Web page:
University Challenge: a collision
On Monday night, at about 7.30, around 150 of us gathered in the marquee in Linton Quad for the annual Freshers’ dinner, having already sampled the other temporary marquee at the back of the college for a pre-dinner drink and chat.
This is one of the most important social events of the year, which brings together tutors, students and senior administrative staff. The food is terrific and the hubbub constant. But, of course, there are multiple individual responses to what is going on in the room. Some are nervous and apprehensive, and some very excited.
This year the fates decreed that the meal would take place at the same time as the transmission of the University Challenge match between St Peter’s and Pembroke, Cambridge. The match was recorded many months ago, as is always the case with the whole series, but everybody involved in the production is sworn to secrecy, and so the result was not known in advance, although (confession) I had an intimation (sic). The non-Freshers turned up to watch live in the JCR, and there was a second showing at 22.00 for the Freshers. The match thus became a suitably communal occasion.
It was, as we all now know, a triumph. It was also deceptive. The St Peter’s team was made up of two graduates, James Hodgson (Statistics) and Nick Williford (History), and two undergraduates: Laura Cooper (a biologist, who has just finished her first year) and Sebastian Braddock (an historian, who has just graduated). The strategy, evidently, was to start slowly and generate some narrative excitement by allowing Pembroke to answer a few questions early on. Thereafter, it was a pulverising performance, and it ended in a walloping triumph by 225 to 50.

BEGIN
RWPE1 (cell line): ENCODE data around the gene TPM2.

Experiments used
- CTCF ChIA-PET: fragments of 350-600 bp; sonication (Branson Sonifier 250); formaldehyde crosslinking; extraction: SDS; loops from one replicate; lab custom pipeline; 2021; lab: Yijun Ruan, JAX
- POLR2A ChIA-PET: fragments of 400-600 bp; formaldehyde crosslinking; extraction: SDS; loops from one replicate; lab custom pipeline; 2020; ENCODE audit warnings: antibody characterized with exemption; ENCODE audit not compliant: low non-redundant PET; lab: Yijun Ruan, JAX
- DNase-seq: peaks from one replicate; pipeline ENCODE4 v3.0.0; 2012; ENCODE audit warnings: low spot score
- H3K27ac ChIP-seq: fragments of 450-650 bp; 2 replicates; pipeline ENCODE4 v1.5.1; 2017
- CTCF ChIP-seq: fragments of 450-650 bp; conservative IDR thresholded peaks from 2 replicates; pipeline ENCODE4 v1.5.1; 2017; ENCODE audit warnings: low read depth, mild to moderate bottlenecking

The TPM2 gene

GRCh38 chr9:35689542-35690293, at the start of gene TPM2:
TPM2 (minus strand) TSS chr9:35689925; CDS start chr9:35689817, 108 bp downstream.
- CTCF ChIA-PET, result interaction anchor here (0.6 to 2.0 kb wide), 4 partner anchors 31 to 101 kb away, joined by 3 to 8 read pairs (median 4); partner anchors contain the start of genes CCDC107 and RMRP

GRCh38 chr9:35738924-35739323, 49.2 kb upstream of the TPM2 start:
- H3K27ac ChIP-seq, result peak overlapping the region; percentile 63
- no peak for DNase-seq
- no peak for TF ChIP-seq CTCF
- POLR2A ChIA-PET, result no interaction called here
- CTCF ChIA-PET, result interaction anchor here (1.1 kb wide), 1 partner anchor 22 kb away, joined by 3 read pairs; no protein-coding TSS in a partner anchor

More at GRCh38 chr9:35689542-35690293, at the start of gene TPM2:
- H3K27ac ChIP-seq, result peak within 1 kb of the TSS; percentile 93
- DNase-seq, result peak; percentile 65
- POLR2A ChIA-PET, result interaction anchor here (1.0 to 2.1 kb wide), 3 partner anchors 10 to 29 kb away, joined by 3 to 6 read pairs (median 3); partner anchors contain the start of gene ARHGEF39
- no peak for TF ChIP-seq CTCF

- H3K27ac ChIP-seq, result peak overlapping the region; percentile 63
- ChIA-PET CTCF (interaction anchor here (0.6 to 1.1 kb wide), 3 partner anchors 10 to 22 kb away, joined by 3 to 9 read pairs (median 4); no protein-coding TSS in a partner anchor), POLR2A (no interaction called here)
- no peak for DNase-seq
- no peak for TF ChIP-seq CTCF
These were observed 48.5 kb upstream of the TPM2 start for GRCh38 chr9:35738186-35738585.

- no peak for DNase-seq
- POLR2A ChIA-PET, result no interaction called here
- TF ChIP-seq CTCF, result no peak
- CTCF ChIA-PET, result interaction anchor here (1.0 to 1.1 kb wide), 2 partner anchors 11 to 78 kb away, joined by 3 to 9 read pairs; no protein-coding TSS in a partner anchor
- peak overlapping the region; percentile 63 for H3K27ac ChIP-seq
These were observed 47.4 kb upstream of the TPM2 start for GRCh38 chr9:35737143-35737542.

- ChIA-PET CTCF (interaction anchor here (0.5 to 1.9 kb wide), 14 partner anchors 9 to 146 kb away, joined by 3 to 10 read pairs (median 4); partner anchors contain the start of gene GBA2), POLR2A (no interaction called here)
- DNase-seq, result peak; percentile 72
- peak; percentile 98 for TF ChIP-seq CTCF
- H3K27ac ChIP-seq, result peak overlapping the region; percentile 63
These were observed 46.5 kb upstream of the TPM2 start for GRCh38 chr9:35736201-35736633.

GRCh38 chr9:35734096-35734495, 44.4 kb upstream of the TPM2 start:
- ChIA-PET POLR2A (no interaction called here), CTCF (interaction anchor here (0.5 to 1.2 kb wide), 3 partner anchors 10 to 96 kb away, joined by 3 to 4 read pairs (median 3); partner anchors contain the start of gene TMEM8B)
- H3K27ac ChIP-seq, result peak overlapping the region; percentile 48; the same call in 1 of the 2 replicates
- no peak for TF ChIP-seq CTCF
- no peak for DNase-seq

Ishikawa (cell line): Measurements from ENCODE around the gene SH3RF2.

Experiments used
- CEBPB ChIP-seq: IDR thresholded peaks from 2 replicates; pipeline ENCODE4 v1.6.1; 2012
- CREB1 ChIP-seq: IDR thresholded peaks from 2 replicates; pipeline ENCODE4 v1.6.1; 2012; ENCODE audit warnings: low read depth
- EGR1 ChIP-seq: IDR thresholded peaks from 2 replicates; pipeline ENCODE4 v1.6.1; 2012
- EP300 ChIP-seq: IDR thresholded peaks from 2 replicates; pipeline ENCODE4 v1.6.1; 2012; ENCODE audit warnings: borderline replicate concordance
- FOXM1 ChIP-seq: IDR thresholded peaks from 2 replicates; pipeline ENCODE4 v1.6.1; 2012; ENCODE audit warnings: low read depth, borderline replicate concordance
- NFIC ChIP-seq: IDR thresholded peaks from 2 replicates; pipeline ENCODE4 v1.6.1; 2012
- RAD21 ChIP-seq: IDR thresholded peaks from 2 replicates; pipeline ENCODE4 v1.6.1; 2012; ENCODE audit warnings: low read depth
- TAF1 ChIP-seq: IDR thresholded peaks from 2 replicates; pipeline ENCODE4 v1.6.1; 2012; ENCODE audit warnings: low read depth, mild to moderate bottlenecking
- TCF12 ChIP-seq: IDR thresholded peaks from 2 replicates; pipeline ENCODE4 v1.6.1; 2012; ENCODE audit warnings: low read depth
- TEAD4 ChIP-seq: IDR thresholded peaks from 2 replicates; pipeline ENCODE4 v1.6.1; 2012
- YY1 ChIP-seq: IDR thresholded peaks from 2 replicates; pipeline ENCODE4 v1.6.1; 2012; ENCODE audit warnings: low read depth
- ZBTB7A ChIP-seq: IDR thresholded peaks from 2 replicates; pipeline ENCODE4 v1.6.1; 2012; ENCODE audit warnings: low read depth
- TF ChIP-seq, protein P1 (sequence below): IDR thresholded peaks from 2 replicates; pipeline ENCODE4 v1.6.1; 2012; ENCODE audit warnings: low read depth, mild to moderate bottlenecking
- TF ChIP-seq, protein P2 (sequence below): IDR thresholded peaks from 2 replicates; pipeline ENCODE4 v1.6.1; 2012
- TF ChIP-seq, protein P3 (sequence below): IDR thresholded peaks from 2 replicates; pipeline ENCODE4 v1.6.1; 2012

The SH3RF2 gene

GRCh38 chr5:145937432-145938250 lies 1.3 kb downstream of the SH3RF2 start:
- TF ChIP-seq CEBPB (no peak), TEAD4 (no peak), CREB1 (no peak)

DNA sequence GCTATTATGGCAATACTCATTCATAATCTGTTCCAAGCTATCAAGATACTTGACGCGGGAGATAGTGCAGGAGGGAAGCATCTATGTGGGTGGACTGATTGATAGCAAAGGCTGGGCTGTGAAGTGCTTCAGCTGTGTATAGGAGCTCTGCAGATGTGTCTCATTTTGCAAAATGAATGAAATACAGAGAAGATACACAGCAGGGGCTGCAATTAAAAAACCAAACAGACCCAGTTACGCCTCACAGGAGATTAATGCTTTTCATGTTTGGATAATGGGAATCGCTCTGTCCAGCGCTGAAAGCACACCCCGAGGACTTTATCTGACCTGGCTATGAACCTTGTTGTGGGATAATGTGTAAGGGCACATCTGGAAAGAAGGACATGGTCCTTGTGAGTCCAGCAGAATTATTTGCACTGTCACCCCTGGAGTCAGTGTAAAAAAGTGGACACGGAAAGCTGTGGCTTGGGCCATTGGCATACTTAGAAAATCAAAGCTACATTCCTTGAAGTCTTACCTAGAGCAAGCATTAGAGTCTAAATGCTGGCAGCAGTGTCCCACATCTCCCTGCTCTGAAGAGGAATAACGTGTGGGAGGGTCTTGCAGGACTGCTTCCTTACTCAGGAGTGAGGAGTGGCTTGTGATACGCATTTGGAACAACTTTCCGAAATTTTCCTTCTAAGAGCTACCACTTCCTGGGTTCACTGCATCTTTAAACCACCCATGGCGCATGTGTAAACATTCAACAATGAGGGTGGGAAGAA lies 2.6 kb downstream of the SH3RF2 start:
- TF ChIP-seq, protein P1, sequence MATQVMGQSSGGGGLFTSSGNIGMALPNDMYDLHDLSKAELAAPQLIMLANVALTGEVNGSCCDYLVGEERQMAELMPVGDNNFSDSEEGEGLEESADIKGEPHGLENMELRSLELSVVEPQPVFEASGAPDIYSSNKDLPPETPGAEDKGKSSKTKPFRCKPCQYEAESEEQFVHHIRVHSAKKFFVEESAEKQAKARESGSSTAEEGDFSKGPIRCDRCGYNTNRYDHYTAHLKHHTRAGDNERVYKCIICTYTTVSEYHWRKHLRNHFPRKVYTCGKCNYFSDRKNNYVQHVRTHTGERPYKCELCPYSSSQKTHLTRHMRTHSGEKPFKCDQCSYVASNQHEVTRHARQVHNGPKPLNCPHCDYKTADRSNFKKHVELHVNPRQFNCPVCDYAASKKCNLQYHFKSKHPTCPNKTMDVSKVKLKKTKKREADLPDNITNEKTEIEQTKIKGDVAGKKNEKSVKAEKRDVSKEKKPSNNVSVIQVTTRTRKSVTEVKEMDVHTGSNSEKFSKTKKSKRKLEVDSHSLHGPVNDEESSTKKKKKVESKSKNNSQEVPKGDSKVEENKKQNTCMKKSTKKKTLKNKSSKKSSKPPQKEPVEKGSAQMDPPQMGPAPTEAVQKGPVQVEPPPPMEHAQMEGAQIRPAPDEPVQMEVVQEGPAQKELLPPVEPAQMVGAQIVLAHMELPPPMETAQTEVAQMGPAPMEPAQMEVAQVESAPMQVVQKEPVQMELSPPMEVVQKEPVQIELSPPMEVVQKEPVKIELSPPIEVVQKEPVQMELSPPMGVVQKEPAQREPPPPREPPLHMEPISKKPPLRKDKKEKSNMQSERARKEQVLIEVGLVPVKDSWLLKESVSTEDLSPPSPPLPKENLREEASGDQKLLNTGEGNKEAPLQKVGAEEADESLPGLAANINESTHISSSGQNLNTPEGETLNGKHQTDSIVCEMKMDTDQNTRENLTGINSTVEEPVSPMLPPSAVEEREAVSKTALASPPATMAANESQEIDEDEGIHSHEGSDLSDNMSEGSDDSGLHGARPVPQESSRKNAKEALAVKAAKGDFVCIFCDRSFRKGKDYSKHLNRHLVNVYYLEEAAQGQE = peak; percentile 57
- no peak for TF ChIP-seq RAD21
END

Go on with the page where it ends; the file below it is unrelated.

There were only a few blips along the way. Our recently-retired Fellow in German, Kevin Hilliard, would have been sad that we did not get the answer right to the Georg Büchner question (Danton); Shakespeare was not a strong suit (though I thought the questions very difficult); and London Bridge is Falling Down was a music near-miss. But there were multiple moments of general knowledge brilliance: on the nervous system, on Ishiguro novels, on Antimony, and much else. At one point, Laura Cooper was fabulously running away with it all, but everybody in the team had a good night.
It was all very heartening and brought back fond memories of the team a few years back that got to the semi-finals, led by Gabriel Trueblood.
(And here is a link to a Radio 4 programme about University Challenge, from a few years back, which I presented).